The Tour de France is always one of the most spectacular and dramatic events in sports. But the 1998 Tour provided drama like no other. As the opening stages in Ireland unfolded, the Festina team's soigneur, Willy Voet, was arrested at the French-Belgian border with a carload of drugs. Raid upon police raid followed, with arrest after arrest hammering the Tour. In protest, there were riders' strikes and go-slows, with several squads withdrawing en masse and one expelled. By the time the Tour reached Paris, just 96 of the 189 starters remained, and of those 189 starters, more than a quarter were later reported to have doped. The 1998 ” “Tour de Farce's” status as one of the most scandal-struck sporting events in history was confirmed.
Voet's arrest was just the beginning of cycling's biggest mass doping controversy--what became known as the Festina affair. It all but destroyed professional cycling as the credibility of the entire sport was called into question, and the cycling family began to split apart even as, ironically, the 1998 Tour was also one of the best races in years.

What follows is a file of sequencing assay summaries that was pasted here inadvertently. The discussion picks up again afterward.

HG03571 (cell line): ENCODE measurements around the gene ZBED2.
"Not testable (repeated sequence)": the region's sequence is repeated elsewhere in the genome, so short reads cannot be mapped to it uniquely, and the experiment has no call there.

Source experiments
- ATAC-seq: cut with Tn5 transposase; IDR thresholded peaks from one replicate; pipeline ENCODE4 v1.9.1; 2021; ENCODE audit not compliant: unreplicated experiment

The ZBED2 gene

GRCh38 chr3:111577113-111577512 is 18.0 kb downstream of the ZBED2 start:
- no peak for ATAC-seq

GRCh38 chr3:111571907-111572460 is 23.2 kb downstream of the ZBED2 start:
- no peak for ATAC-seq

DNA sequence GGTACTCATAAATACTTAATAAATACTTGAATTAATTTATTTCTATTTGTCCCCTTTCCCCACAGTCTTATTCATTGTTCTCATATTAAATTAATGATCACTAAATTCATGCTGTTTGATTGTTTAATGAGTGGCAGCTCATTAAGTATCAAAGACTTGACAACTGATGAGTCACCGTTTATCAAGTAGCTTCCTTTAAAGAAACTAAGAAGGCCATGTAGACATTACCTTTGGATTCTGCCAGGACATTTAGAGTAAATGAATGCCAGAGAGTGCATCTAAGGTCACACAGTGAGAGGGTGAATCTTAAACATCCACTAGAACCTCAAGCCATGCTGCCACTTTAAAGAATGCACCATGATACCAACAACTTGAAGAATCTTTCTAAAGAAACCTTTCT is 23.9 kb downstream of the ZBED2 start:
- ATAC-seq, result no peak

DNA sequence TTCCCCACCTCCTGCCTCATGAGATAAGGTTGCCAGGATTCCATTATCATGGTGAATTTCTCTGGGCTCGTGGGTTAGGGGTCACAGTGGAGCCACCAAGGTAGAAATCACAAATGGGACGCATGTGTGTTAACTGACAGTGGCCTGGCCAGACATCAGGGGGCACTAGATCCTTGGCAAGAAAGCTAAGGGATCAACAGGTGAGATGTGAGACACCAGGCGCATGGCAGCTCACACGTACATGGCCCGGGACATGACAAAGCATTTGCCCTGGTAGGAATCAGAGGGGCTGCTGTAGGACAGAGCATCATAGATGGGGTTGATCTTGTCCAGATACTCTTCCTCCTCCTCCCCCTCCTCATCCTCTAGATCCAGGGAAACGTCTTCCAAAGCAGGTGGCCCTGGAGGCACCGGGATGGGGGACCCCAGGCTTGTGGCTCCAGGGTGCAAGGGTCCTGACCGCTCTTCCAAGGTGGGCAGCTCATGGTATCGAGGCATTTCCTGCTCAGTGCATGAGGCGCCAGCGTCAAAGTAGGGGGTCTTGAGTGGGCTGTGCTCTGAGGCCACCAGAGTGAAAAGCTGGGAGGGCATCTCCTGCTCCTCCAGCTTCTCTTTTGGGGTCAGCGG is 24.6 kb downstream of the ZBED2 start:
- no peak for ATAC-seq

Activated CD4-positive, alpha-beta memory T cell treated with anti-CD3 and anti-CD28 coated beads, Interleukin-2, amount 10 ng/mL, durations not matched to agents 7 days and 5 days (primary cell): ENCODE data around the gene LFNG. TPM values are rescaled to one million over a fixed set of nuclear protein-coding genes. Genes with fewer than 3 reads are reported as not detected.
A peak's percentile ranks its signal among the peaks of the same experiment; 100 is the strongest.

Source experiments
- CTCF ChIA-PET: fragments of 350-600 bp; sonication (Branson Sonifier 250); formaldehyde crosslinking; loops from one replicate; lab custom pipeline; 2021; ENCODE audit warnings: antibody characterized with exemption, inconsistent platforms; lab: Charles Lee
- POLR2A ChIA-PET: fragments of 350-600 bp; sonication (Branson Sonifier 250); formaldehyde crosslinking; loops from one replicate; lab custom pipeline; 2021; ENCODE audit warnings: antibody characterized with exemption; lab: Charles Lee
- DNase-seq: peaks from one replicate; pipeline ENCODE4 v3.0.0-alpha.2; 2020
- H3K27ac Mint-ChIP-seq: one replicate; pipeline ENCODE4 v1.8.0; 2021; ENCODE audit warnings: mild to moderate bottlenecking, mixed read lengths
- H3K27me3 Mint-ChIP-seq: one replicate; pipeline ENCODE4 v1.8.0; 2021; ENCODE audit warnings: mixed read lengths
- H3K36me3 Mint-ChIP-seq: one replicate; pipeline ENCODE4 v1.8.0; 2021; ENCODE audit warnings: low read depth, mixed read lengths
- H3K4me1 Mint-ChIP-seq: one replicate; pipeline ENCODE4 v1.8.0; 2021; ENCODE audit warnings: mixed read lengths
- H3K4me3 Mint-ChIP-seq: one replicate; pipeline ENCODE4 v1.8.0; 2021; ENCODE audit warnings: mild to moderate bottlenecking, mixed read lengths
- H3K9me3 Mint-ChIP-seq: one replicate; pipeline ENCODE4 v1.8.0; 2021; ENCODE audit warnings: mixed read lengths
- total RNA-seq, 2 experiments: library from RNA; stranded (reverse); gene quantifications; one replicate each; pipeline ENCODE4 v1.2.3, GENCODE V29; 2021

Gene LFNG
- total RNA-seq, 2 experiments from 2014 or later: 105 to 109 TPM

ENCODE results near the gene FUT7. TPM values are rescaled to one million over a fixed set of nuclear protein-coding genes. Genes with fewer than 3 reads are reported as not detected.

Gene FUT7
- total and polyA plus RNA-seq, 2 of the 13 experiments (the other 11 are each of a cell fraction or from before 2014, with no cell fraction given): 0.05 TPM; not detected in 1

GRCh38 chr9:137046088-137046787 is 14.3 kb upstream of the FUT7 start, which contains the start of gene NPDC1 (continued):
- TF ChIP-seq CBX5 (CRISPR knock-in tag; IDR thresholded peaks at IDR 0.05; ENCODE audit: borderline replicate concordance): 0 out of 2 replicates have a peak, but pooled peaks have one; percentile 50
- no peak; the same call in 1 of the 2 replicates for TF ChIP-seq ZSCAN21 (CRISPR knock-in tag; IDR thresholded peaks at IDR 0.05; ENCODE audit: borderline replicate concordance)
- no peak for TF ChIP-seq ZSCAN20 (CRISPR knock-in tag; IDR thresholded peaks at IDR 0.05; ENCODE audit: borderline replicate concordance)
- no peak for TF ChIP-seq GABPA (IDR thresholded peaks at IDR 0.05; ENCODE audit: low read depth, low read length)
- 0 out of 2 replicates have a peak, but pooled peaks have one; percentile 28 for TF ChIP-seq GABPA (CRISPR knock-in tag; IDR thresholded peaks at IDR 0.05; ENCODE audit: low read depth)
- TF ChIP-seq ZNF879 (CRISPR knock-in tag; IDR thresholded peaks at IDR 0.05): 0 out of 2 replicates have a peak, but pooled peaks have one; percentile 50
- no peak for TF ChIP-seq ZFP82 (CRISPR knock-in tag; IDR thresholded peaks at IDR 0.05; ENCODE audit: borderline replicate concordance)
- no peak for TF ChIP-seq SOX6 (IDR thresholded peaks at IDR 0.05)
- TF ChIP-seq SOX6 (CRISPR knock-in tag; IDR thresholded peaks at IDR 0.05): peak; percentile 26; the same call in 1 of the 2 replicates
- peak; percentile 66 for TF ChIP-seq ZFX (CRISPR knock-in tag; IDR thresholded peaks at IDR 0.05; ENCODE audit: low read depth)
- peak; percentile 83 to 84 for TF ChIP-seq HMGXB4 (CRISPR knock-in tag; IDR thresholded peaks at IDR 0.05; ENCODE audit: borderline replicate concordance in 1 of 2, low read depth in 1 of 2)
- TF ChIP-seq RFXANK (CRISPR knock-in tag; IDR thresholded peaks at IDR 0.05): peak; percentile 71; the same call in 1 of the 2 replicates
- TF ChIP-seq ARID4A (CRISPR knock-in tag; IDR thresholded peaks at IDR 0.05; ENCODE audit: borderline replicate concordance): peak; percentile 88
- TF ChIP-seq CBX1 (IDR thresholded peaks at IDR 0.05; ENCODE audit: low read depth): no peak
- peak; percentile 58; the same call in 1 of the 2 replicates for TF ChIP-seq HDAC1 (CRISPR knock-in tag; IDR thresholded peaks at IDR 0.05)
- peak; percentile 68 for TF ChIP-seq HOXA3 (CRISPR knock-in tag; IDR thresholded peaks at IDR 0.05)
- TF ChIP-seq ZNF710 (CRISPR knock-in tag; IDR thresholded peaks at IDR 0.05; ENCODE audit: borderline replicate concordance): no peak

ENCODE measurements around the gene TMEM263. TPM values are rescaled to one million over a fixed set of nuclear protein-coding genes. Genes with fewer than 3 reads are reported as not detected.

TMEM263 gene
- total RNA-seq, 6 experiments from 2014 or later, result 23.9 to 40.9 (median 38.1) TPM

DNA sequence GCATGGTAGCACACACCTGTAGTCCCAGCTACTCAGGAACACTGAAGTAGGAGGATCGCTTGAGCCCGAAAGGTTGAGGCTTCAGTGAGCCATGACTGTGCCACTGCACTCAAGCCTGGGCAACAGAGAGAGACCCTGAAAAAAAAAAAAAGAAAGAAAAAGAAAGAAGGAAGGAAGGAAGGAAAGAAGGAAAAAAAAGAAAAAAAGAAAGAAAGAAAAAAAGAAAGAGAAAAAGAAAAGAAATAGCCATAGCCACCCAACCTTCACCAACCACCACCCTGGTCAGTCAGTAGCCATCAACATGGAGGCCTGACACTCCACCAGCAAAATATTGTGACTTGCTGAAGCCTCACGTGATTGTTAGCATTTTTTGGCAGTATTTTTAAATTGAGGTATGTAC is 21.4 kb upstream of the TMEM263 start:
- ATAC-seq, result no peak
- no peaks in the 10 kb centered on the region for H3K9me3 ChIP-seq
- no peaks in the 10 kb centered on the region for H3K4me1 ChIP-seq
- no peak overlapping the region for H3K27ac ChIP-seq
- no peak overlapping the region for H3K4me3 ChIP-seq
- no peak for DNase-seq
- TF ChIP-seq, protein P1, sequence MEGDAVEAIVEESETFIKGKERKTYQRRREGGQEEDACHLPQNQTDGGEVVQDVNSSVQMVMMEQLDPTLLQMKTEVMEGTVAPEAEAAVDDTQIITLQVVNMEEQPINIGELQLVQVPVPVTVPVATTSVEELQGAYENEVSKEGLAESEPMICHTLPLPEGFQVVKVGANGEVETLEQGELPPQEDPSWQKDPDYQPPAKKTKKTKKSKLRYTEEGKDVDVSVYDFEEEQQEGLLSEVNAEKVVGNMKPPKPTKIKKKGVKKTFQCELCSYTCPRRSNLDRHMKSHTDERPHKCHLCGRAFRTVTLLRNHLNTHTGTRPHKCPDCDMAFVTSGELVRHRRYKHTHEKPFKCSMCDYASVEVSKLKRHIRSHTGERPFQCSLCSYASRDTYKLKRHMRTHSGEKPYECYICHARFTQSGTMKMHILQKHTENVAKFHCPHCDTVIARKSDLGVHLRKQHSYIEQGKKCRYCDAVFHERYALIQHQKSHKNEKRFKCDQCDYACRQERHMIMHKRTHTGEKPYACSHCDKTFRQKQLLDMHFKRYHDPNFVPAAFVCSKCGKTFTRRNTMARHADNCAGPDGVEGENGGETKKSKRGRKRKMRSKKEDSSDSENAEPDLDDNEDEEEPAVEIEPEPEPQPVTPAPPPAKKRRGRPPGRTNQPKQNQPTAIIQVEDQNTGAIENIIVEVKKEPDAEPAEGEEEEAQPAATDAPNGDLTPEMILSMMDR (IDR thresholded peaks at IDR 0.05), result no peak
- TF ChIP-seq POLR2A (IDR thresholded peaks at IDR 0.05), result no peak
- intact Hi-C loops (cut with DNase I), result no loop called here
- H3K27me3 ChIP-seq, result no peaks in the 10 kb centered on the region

The End of the Road is the first book in English to provide in-depth analysis and a colorful evocation of the tumultuous events of the 1998 Tour. Alasdair Fotheringham uncovers how the world's biggest bike race sank into such scandal. He explores its long-term consequences and what, if any, lessons were learned.